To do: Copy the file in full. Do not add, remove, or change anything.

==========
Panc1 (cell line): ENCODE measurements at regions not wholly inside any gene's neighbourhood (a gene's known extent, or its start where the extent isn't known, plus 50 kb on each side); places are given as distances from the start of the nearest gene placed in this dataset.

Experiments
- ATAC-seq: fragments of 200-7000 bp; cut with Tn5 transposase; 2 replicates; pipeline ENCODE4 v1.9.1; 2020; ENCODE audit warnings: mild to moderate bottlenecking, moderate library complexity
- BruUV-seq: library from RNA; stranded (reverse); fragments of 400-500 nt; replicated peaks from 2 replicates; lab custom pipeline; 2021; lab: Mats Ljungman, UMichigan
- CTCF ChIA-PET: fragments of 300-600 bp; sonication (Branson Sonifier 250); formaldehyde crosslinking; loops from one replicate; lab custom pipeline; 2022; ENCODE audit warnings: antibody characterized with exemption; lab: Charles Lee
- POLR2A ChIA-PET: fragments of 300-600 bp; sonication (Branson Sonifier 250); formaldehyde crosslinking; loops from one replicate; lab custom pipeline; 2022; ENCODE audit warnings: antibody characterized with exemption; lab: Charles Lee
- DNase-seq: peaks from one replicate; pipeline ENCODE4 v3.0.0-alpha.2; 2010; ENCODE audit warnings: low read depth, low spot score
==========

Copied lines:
Panc1 (cell line): ENCODE measurements at regions not wholly inside any gene's neighbourhood (a gene's known extent, or its start where the extent isn't known, plus 50 kb on each side); places are given as distances from the start of the nearest gene placed in this dataset.

Experiments
- ATAC-seq: fragments of 200-7000 bp; cut with Tn5 transposase; 2 replicates; pipeline ENCODE4 v1.9.1; 2020; ENCODE audit warnings: mild to moderate bottlenecking, moderate library complexity
- BruUV-seq: library from RNA; stranded (reverse); fragments of 400-500 nt; replicated peaks from 2 replicates; lab custom pipeline; 2021; lab: Mats Ljungman, UMichigan
- CTCF ChIA-PET: fragments of 300-600 bp; sonication (Branson Sonifier 250); formaldehyde crosslinking; loops from one replicate; lab custom pipeline; 2022; ENCODE audit warnings: antibody characterized with exemption; lab: Charles Lee
- POLR2A ChIA-PET: fragments of 300-600 bp; sonication (Branson Sonifier 250); formaldehyde crosslinking; loops from one replicate; lab custom pipeline; 2022; ENCODE audit warnings: antibody characterized with exemption; lab: Charles Lee
- DNase-seq: peaks from one replicate; pipeline ENCODE4 v3.0.0-alpha.2; 2010; ENCODE audit warnings: low read depth, low spot score